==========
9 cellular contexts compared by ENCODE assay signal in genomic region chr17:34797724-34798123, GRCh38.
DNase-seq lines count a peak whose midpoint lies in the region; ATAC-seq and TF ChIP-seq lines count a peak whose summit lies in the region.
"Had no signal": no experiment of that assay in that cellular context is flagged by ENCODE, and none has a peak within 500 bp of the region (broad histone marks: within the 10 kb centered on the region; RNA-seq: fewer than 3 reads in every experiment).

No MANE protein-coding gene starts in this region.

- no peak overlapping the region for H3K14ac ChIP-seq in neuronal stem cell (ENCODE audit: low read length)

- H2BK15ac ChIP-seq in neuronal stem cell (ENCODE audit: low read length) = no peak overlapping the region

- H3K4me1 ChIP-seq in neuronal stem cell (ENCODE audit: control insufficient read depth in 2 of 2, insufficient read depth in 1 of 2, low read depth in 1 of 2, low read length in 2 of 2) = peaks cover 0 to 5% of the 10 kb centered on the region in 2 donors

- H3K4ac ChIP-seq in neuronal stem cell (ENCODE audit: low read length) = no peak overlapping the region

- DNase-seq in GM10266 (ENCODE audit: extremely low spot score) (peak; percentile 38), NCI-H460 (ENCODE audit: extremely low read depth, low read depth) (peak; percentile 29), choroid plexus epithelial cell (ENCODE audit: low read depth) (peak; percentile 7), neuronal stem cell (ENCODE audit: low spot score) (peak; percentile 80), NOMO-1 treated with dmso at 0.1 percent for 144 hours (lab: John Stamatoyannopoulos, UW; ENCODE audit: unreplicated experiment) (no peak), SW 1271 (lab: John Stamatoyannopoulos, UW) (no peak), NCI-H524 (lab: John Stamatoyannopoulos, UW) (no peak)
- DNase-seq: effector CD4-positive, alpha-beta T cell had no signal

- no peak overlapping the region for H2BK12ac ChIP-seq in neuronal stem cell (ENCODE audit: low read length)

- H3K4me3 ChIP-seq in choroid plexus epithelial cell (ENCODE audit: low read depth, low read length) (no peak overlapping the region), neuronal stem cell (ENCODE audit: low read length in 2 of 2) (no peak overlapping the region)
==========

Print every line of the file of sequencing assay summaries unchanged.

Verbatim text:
9 cellular contexts compared by ENCODE assay signal in genomic region chr17:34797724-34798123, GRCh38.
DNase-seq lines count a peak whose midpoint lies in the region; ATAC-seq and TF ChIP-seq lines count a peak whose summit lies in the region.
"Had no signal": no experiment of that assay in that cellular context is flagged by ENCODE, and none has a peak within 500 bp of the region (broad histone marks: within the 10 kb centered on the region; RNA-seq: fewer than 3 reads in every experiment).

No MANE protein-coding gene starts in this region.

- no peak overlapping the region for H3K14ac ChIP-seq in neuronal stem cell (ENCODE audit: low read length)

- H2BK15ac ChIP-seq in neuronal stem cell (ENCODE audit: low read length) = no peak overlapping the region

- H3K4me1 ChIP-seq in neuronal stem cell (ENCODE audit: control insufficient read depth in 2 of 2, insufficient read depth in 1 of 2, low read depth in 1 of 2, low read length in 2 of 2) = peaks cover 0 to 5% of the 10 kb centered on the region in 2 donors

- H3K4ac ChIP-seq in neuronal stem cell (ENCODE audit: low read length) = no peak overlapping the region

- DNase-seq in GM10266 (ENCODE audit: extremely low spot score) (peak; percentile 38), NCI-H460 (ENCODE audit: extremely low read depth, low read depth) (peak; percentile 29), choroid plexus epithelial cell (ENCODE audit: low read depth) (peak; percentile 7), neuronal stem cell (ENCODE audit: low spot score) (peak; percentile 80), NOMO-1 treated with dmso at 0.1 percent for 144 hours (lab: John Stamatoyannopoulos, UW; ENCODE audit: unreplicated experiment) (no peak), SW 1271 (lab: John Stamatoyannopoulos, UW) (no peak), NCI-H524 (lab: John Stamatoyannopoulos, UW) (no peak)
- DNase-seq: effector CD4-positive, alpha-beta T cell had no signal

- no peak overlapping the region for H2BK12ac ChIP-seq in neuronal stem cell (ENCODE audit: low read length)

- H3K4me3 ChIP-seq in choroid plexus epithelial cell (ENCODE audit: low read depth, low read length) (no peak overlapping the region), neuronal stem cell (ENCODE audit: low read length in 2 of 2) (no peak overlapping the region)